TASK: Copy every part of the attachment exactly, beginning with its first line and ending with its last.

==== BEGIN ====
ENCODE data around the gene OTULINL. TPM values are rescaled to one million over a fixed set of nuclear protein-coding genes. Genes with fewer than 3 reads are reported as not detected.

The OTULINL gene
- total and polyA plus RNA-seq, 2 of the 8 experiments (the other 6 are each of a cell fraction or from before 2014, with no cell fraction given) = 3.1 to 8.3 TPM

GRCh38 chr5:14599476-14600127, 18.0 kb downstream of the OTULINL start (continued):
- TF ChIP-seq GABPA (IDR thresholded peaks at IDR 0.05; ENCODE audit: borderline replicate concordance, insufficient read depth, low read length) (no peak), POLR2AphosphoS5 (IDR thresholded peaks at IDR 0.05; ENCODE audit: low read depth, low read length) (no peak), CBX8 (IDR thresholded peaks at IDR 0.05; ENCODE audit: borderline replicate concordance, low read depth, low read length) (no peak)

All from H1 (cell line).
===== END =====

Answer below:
ENCODE data around the gene OTULINL. TPM values are rescaled to one million over a fixed set of nuclear protein-coding genes. Genes with fewer than 3 reads are reported as not detected.

The OTULINL gene
- total and polyA plus RNA-seq, 2 of the 8 experiments (the other 6 are each of a cell fraction or from before 2014, with no cell fraction given) = 3.1 to 8.3 TPM

GRCh38 chr5:14599476-14600127, 18.0 kb downstream of the OTULINL start (continued):
- TF ChIP-seq GABPA (IDR thresholded peaks at IDR 0.05; ENCODE audit: borderline replicate concordance, insufficient read depth, low read length) (no peak), POLR2AphosphoS5 (IDR thresholded peaks at IDR 0.05; ENCODE audit: low read depth, low read length) (no peak), CBX8 (IDR thresholded peaks at IDR 0.05; ENCODE audit: borderline replicate concordance, low read depth, low read length) (no peak)

All from H1 (cell line).